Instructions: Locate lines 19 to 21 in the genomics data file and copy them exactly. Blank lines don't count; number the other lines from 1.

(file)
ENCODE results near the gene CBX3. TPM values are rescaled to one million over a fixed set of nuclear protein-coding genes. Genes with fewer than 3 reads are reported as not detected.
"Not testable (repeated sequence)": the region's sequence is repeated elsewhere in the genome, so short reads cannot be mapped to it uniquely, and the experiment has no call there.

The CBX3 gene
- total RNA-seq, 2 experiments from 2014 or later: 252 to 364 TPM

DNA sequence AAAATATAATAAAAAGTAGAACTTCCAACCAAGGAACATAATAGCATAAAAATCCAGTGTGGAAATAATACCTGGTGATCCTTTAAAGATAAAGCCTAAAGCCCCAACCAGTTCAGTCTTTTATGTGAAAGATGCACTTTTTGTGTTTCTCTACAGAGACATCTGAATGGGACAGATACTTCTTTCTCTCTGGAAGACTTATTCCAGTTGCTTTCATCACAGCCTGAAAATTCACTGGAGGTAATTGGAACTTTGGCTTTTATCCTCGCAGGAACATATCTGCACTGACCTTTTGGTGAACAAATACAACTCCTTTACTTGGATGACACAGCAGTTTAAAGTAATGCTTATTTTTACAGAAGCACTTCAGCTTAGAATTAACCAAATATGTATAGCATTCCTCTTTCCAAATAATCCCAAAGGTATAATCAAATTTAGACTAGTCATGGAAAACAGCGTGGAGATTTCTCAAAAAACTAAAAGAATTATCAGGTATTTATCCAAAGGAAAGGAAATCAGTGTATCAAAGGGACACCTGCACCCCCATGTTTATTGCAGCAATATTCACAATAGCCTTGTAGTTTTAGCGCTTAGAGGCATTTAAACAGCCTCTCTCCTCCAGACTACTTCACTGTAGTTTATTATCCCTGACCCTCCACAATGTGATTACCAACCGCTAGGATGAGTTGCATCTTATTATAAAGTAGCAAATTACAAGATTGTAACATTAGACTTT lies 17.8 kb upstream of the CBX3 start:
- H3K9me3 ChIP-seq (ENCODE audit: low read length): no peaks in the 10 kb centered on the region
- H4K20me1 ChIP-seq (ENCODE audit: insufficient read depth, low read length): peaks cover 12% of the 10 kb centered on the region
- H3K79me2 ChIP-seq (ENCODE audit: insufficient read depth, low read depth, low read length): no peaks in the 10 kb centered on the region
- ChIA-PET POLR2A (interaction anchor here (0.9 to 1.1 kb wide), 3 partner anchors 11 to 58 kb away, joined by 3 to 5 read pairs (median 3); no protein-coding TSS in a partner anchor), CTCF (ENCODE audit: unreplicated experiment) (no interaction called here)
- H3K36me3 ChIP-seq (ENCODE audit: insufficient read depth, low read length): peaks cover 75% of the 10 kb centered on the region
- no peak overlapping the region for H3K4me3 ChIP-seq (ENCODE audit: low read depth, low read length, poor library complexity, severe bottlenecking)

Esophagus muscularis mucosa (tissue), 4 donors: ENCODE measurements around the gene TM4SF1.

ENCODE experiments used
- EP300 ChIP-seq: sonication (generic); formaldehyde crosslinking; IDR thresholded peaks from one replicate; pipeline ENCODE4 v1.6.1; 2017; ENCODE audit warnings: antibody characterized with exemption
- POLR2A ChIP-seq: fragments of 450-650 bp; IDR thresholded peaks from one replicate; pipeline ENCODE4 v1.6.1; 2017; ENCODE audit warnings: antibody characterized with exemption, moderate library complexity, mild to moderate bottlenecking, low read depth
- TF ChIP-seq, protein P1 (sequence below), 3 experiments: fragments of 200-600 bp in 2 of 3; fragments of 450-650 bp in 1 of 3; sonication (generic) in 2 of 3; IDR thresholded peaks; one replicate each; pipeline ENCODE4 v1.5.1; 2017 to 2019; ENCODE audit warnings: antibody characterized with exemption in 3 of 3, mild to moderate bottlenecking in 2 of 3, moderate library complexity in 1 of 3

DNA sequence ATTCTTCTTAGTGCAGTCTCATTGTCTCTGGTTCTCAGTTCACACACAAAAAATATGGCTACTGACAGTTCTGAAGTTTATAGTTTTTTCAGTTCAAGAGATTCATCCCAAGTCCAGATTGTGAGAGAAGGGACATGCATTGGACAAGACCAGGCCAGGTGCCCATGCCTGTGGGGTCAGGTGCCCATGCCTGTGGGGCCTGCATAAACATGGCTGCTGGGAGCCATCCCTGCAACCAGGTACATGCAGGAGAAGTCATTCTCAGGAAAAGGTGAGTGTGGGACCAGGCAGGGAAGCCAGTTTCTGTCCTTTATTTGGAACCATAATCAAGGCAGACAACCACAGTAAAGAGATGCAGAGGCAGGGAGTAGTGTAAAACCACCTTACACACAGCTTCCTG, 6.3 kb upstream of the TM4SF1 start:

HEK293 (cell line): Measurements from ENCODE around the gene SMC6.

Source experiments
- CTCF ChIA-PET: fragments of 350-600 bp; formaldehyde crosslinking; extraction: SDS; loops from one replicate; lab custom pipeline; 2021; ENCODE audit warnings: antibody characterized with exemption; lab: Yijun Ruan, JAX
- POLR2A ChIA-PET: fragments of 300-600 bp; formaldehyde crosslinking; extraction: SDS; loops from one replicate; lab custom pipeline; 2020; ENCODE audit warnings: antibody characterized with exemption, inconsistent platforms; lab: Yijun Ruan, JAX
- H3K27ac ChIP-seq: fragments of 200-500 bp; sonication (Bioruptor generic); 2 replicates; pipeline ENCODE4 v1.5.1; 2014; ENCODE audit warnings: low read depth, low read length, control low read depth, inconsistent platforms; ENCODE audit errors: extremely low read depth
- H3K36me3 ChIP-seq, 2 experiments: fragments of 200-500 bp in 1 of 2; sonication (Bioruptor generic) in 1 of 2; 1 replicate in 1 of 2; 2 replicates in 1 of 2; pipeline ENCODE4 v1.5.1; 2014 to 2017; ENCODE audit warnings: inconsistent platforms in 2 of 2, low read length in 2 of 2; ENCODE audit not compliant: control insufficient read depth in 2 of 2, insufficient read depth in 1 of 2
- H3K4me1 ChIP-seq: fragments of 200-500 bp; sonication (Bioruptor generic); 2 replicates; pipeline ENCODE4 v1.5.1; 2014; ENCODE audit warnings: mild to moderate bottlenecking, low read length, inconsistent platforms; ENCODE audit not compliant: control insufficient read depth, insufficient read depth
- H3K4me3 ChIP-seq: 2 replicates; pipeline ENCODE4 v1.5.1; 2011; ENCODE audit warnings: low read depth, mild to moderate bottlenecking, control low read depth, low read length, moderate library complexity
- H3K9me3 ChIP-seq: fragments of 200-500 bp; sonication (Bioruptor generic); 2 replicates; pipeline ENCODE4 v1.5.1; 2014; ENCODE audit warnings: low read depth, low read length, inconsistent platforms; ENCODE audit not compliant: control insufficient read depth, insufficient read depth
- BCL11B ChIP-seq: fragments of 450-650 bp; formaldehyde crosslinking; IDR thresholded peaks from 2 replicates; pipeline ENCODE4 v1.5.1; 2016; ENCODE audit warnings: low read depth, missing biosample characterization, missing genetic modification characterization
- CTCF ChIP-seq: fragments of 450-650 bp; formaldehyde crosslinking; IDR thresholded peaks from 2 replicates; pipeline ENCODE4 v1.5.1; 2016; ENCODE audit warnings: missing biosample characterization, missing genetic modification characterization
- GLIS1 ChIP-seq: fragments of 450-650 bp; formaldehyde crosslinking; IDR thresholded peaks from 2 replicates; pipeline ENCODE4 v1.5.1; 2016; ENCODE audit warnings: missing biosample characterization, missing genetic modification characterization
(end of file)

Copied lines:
Source experiments
- CTCF ChIA-PET: fragments of 350-600 bp; formaldehyde crosslinking; extraction: SDS; loops from one replicate; lab custom pipeline; 2021; ENCODE audit warnings: antibody characterized with exemption; lab: Yijun Ruan, JAX
- POLR2A ChIA-PET: fragments of 300-600 bp; formaldehyde crosslinking; extraction: SDS; loops from one replicate; lab custom pipeline; 2020; ENCODE audit warnings: antibody characterized with exemption, inconsistent platforms; lab: Yijun Ruan, JAX